Intense competition for freshwater between municipal, industrial, and agricultural uses (OUR World 2.0)

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Dwindling water supplies make every drop count

by Stephen Leahy

Drought and chronic water shortages played a significant role in sparking Syria’s civil war and in unrest throughout much of the Middle East, water experts now believe. Around the world, water demand already exceeds supply in regions with more than 40 percent of the world’s population. That may climb to 60 percent in the coming decade, a new study has found.

“Water-scarce regions can’t grow enough food to feed their own people,” said co-author Manzoor Qadir of United Nations University’s Canadian-based Institute for Water, Environment and Health (UNU-INWEH).

About 70 percent of the world’s freshwater — and up to 95 percent in some countries — is used for irrigation. There is intense competition for freshwater between municipal, industrial, and agricultural uses. Increasingly, agriculture has been losing out, particularly in water-stressed regions, Qadir told IPS.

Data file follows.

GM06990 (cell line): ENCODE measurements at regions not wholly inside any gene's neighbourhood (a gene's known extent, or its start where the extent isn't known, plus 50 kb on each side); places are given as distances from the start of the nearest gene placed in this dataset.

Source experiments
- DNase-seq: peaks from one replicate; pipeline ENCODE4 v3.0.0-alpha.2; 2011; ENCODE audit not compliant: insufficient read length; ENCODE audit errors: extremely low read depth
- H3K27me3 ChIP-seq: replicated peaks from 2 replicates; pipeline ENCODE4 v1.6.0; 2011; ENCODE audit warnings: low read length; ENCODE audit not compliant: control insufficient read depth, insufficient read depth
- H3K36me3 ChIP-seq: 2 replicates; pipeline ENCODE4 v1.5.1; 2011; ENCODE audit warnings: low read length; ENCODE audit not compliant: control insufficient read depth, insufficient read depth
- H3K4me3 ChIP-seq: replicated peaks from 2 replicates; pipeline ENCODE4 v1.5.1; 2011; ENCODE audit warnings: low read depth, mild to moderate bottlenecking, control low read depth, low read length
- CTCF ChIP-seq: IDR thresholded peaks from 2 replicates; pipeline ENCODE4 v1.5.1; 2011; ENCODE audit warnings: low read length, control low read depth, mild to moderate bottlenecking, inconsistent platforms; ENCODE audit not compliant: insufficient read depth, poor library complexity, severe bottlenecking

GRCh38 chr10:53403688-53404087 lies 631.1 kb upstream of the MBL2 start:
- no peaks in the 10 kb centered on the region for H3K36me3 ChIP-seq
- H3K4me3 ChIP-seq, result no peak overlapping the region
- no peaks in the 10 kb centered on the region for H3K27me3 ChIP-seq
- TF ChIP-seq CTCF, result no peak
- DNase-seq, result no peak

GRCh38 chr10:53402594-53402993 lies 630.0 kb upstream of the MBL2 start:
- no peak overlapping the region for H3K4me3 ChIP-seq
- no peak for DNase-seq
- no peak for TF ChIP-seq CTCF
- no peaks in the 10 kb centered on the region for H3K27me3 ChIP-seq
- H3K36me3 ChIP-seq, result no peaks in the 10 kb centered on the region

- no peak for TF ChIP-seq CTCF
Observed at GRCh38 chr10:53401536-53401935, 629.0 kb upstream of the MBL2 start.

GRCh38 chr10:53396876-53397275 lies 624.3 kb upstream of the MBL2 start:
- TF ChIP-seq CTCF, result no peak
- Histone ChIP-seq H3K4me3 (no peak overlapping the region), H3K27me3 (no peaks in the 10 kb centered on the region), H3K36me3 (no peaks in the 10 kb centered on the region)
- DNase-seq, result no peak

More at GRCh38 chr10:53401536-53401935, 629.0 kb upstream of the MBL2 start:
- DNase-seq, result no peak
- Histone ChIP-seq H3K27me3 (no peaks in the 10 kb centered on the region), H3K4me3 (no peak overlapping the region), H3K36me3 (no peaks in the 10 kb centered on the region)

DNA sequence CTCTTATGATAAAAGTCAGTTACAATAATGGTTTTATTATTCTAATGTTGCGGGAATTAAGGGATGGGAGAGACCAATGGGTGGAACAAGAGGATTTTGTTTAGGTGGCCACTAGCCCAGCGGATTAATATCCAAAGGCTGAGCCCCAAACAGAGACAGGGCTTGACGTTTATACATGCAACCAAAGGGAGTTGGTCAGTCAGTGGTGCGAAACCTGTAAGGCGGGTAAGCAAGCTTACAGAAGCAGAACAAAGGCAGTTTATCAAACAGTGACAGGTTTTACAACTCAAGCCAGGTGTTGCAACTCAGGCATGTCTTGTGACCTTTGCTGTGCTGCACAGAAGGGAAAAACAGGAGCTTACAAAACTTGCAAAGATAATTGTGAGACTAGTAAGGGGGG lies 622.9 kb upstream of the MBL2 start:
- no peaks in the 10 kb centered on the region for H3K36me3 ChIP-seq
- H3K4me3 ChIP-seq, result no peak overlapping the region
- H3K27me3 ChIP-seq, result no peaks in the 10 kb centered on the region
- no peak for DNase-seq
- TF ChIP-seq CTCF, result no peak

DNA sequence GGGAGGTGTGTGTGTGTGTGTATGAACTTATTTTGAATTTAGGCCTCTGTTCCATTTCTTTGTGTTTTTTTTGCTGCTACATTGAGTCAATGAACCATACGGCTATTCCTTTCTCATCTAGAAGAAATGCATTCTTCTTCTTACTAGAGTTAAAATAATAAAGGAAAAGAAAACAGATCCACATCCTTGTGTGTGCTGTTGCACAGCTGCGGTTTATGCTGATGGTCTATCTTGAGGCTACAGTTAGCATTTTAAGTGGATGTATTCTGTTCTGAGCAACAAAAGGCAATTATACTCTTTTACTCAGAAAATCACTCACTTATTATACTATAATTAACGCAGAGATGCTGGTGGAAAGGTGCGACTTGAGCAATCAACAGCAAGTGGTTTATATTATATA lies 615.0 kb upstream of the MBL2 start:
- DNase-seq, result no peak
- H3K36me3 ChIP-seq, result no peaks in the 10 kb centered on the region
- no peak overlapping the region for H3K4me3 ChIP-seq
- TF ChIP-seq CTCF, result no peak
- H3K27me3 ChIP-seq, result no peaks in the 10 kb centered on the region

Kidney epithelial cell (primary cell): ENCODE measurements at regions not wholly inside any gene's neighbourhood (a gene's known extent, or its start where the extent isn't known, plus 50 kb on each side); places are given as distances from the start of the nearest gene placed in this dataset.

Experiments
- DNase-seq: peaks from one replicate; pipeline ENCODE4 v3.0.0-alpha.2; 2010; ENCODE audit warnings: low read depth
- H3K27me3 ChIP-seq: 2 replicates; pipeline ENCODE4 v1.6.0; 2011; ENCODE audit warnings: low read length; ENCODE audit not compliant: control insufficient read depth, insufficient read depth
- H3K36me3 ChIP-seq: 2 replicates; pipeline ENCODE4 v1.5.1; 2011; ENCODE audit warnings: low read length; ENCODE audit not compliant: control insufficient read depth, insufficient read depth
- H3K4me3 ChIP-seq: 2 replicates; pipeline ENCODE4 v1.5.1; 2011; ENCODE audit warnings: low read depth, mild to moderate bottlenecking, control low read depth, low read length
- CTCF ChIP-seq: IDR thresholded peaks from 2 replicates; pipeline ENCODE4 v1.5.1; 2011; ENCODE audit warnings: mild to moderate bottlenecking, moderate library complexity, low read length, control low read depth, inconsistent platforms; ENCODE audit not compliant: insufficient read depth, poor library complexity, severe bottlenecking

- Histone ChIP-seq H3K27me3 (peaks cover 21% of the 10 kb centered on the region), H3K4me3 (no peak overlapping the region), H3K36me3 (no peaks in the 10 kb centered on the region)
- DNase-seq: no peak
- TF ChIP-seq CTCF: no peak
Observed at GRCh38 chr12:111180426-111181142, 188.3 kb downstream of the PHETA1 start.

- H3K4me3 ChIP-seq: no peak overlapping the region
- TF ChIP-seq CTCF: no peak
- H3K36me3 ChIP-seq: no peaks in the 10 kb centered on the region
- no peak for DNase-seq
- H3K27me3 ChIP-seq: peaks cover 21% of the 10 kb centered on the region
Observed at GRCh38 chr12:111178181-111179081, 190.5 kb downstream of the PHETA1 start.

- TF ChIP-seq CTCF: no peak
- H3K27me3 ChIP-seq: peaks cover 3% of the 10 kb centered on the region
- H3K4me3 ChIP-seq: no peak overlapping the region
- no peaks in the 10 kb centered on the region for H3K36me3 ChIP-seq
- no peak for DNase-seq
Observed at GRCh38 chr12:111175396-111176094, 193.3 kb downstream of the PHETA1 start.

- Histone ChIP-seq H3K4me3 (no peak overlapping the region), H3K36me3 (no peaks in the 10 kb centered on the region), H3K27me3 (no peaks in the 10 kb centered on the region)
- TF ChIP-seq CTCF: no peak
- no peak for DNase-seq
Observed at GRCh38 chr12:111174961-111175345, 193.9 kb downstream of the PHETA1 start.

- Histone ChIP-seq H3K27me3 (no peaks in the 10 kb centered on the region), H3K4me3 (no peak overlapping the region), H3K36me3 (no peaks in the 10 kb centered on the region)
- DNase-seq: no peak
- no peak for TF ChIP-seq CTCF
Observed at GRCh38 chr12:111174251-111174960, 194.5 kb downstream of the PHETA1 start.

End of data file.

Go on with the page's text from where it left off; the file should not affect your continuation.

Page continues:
Between 2006 and 2011, up to 60 percent of Syria’s land experienced its worst ever drought and a series of crop failures. In 2009, the UN reported that over 800,000 Syrians lost their livelihoods and fled to cities as result of the drought.

The entire Mediterranean region is undergoing a prolonged drought that has been linked to climate change, according to a recent US study. If climate-altering carbon emissions continue at current rates, droughts in the region will worsen and lengthen.

Treating a vast resource

As water supplies fall, many regions are using urban wastewater, a very valuable resource if it is treated properly, says the study “Global, regional, and country level need for data on wastewater generation, treatment, and use”, published Sep. 5 in the journal Agricultural Water Management.



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Willem Van Cotthem

Honorary Professor of Botany, University of Ghent (Belgium). Scientific Consultant for Desertification and Sustainable Development.